As the story goes, the roasters at 49th Parallel in Vancouver have long liked doughnuts with their coffee. So they thought, why not make doughnuts ourselves, doing it simply and just as we desire? After two years of study and preparation, Lucky's Doughnuts was born, and 49th Parallel became a one-stop shop for doughnuts and coffee.
Sales are brisk, so doughnut availability can change quickly. With no basic old-fashioned to be found, I started with a Cinnamon Sugar ($2.75) to get a sense of Lucky's cake doughnut style. It has a good level of sweetness, and the doughnut has enough density to give it heft without being too heavy, which will please people who don't want one doughnut to feel like a meal. (Also pleasing me, knowing I had more to sample.)
Shifting to a classic yeast doughnut, I tried the Glazed ($2.50) next. This is my favorite of the group, as it's moist and almost "bready" inside, but still light and airy. With a light touch of vanilla in the glaze, this is an ideal doughnut to accompany a cup of coffee.
Staying yeasty, it was time to fill the hole and try a filled doughnut, so I selected a Lemon Bismark ($3.25). Covered with granulated sugar, this doughnut contains a generous amount of lemon curd that satisfied my desire for tanginess. Otherwise, the texture is similar to the glazed doughnut, albeit significantly more messy to eat.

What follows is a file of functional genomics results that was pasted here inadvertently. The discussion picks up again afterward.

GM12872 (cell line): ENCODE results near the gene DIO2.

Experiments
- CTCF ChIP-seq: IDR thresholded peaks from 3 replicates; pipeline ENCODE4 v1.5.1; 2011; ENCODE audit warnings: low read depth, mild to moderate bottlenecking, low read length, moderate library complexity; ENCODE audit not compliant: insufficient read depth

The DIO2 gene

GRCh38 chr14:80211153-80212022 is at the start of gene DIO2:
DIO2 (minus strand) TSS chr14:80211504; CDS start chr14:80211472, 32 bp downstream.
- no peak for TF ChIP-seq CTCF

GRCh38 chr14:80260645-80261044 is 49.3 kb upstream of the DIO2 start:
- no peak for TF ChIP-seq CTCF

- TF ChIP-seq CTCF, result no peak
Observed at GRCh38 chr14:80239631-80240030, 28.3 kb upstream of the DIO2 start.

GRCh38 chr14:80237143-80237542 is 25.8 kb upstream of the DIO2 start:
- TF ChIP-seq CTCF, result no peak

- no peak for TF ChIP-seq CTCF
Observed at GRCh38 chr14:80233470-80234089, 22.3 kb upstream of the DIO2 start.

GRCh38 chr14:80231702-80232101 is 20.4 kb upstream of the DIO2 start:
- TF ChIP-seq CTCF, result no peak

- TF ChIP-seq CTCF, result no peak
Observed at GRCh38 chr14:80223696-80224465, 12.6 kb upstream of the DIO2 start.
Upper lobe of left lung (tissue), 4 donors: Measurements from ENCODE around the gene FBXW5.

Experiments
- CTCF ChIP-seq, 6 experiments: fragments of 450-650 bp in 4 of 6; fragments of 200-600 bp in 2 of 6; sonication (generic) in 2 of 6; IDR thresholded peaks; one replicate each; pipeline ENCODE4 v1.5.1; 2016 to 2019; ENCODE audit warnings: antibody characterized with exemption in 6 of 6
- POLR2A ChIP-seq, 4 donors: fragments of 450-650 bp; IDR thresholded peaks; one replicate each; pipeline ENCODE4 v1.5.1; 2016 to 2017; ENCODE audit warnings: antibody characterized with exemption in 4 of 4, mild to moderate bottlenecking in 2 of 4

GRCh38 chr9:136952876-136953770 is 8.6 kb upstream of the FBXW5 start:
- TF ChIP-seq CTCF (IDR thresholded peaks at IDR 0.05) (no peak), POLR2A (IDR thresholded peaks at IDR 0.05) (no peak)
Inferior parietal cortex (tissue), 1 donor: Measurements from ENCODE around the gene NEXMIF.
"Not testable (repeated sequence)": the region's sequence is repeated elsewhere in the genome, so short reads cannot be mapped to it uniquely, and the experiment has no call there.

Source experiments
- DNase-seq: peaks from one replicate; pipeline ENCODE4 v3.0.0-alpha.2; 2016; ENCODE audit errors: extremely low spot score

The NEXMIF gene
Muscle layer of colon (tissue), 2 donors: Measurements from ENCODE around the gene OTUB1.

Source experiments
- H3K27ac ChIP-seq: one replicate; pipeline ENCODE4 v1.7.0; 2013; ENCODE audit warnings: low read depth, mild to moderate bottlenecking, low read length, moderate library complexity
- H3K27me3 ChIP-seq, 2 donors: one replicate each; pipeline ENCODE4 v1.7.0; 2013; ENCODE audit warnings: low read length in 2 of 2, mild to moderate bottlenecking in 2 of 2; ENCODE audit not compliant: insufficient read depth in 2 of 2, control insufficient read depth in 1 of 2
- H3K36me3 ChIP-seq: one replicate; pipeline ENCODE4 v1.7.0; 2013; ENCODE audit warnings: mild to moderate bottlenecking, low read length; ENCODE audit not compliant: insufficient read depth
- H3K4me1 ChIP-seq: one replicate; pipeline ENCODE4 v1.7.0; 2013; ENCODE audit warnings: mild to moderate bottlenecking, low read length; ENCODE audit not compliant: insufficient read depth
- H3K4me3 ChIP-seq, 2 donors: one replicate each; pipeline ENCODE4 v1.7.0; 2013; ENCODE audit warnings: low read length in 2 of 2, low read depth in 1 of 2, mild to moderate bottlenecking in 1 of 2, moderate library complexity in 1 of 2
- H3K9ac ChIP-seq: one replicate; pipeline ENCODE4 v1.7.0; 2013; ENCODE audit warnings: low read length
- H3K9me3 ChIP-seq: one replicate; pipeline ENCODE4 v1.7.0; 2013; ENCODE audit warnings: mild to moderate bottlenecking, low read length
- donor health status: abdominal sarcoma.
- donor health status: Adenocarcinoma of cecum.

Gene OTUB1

With its interesting square shape, I couldn't resist a Root Beer Float ($3.50). There's root beer extract in the custard, which is piped into all four corners and oozes out with each bite. With Pop Rocks embedded in the glaze, this doughnut is a candy-like confection that had me licking my fingers like a child.
Lucky's Doughnuts (at Forty Ninth Parallel)
About the author: Jay Friedman is a Seattle-based freelance food writer who happens to travel extensively as a sex educator. An avid fan of noodles (some call him "The Mein Man"), he sees sensuality in all foods, and blogs about it at his Gastrolust website. You can follow him on Twitter @jayfriedman.